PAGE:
Mr. Speaker, these are two very different issues, but I can still answer the question.
First, with respect to crimes committed against young people, especially sex crimes, we all need to work together and leave politics aside. At the same time, it is very important for us to ask real questions about the bill to ensure that it is good and that it will work.
I am worried about the Conservatives because every time someone asks questions, the Conservatives attack them very personally, saying that this person supports criminals and does not believe what the victims are going through. That is not true.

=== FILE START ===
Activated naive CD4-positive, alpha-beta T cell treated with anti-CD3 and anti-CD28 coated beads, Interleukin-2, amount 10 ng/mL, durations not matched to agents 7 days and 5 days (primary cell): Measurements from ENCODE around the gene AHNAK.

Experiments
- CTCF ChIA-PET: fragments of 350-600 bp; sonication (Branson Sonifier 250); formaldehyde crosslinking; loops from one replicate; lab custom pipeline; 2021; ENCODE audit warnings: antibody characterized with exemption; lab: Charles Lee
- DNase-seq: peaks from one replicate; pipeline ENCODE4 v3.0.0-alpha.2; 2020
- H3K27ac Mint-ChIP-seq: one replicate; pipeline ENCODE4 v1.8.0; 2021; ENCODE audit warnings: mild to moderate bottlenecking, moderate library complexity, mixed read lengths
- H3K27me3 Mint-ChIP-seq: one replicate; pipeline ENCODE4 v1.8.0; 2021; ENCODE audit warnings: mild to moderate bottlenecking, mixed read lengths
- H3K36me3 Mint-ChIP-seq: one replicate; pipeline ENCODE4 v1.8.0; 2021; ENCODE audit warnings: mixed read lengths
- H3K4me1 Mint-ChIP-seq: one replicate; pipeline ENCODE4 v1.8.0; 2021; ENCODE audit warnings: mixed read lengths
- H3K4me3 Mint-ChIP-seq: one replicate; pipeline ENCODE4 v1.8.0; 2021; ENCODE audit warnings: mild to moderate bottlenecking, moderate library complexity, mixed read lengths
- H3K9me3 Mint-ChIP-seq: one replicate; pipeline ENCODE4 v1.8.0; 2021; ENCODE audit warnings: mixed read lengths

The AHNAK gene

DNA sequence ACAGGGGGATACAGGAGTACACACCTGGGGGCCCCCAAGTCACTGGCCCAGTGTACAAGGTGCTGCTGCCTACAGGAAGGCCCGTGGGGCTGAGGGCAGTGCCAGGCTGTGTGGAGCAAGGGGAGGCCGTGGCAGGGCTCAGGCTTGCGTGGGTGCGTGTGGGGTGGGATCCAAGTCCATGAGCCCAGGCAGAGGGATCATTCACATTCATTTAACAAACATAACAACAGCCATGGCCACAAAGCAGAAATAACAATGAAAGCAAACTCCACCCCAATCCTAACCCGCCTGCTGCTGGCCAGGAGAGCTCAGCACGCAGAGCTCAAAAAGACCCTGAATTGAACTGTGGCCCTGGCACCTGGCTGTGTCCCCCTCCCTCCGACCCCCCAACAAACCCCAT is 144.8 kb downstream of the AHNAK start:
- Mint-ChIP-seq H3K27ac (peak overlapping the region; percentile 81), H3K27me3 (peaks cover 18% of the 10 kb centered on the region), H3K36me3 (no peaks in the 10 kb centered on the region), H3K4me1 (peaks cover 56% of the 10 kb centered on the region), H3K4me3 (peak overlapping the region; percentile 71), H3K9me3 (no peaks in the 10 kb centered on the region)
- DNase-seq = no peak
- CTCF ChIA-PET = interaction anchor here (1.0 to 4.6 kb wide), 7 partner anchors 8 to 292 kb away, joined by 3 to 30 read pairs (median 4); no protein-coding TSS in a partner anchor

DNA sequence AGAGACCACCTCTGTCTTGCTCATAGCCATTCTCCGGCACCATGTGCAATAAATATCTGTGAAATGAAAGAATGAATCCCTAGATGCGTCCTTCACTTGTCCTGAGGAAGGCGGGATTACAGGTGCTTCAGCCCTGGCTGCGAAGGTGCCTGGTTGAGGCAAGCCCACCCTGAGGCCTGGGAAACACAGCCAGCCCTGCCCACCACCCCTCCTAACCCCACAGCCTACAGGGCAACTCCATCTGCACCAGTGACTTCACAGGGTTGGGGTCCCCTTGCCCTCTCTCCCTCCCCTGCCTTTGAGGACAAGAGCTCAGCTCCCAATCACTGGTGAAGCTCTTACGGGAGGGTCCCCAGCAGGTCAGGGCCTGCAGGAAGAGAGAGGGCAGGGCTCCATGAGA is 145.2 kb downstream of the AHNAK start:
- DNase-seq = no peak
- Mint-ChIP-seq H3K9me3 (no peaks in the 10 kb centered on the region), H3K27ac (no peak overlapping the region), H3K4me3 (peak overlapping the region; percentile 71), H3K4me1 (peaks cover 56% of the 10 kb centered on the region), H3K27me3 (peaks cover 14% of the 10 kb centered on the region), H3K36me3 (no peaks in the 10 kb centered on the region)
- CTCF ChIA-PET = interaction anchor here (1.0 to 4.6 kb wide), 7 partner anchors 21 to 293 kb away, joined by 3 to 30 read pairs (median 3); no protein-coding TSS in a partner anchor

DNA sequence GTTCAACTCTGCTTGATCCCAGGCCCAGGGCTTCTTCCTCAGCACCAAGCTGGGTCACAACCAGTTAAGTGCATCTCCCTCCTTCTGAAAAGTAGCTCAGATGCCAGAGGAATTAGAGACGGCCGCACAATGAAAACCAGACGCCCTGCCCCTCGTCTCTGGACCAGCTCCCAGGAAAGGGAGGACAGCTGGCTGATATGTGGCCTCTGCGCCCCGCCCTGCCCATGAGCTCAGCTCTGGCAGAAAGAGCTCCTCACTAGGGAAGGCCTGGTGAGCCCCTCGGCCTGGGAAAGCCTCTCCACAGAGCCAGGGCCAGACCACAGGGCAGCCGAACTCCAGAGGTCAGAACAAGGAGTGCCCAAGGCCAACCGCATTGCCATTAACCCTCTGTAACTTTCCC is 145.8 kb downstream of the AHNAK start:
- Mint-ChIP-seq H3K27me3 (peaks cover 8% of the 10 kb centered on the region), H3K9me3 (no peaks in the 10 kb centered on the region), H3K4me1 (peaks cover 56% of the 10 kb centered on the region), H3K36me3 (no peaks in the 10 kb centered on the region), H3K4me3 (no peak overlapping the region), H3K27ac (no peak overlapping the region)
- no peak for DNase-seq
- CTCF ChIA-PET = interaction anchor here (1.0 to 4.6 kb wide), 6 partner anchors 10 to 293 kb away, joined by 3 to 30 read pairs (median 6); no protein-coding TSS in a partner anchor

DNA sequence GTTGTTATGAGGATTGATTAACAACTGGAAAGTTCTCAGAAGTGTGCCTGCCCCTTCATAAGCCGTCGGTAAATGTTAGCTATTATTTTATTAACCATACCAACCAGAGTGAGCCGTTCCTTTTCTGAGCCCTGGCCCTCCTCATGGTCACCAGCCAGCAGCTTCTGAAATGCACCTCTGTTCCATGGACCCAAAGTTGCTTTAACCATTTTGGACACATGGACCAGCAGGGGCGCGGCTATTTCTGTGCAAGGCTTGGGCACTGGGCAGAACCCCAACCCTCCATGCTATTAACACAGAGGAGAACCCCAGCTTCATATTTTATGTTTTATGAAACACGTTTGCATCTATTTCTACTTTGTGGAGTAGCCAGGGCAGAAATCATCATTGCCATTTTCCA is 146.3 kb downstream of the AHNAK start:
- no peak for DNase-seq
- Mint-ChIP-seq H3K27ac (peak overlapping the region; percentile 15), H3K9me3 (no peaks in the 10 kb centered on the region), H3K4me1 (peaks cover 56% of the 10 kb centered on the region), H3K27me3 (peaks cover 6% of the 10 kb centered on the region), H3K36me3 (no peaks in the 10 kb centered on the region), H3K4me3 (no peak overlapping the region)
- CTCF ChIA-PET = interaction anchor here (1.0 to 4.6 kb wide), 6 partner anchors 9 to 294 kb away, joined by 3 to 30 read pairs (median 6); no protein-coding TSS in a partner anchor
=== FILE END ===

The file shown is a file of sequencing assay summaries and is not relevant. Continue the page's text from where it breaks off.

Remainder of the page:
As for the G20, in my opinion, there is no doubt that we need to force the Conservatives to answer a lot of questions. If we need a public inquiry and if we need to find another way to ask questions and get answers, then I absolutely support that. After our studies of this issue in committee, a number of very serious questions went unanswered.
If someone wants to demonstrate and share his ideas, and the government restricts his freedom and his ability to ask questions, that is very serious. We need to be able to get answers.